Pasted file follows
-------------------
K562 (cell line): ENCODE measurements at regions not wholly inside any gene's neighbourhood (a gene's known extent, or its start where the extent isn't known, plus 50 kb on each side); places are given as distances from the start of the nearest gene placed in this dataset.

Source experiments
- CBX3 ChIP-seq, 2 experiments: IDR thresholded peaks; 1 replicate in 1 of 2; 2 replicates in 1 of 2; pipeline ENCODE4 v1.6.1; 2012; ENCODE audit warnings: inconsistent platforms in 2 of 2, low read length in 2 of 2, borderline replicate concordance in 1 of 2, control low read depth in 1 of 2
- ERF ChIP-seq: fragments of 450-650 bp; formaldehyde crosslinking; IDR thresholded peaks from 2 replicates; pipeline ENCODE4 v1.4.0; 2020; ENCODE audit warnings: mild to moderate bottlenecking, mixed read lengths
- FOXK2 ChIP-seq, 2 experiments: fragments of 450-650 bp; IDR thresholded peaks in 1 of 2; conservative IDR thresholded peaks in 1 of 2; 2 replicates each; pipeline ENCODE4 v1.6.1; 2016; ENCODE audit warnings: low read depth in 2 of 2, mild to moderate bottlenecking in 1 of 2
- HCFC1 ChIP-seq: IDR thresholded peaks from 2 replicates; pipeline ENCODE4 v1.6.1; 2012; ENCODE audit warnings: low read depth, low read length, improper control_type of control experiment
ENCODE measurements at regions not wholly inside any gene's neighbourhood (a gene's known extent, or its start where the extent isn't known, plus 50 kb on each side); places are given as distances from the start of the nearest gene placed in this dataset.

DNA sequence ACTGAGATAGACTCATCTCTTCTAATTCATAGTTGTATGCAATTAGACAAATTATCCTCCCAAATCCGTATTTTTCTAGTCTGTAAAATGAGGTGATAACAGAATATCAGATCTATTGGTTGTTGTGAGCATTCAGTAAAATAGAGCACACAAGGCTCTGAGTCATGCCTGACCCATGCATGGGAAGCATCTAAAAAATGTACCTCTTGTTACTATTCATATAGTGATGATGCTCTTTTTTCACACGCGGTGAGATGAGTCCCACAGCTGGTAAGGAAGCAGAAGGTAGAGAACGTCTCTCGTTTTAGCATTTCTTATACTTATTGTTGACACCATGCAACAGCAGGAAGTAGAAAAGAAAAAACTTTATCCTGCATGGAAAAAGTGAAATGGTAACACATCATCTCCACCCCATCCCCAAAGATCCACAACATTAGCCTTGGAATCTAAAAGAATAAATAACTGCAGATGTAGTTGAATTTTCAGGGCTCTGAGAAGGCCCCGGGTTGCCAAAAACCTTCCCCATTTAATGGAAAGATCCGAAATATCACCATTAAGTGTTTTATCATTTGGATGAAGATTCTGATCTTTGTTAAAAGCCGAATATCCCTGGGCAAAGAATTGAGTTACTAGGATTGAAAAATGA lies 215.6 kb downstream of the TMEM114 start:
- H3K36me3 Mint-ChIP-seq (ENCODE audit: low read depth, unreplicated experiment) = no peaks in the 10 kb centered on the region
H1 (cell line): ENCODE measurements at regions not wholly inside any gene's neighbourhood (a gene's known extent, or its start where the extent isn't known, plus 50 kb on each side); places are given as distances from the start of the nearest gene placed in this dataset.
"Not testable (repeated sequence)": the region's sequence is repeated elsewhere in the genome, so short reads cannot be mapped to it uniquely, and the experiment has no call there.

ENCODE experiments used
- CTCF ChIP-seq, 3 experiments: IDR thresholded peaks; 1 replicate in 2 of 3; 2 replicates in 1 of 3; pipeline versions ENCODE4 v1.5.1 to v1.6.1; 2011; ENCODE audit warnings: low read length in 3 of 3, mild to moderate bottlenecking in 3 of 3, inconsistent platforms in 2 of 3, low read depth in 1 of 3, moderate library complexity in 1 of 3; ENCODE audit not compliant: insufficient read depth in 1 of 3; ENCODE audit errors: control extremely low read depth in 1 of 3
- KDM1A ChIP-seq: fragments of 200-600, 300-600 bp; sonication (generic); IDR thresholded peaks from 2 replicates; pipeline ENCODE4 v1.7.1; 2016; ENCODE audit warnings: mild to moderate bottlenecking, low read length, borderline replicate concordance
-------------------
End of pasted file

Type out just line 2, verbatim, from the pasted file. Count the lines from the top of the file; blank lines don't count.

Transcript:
Source experiments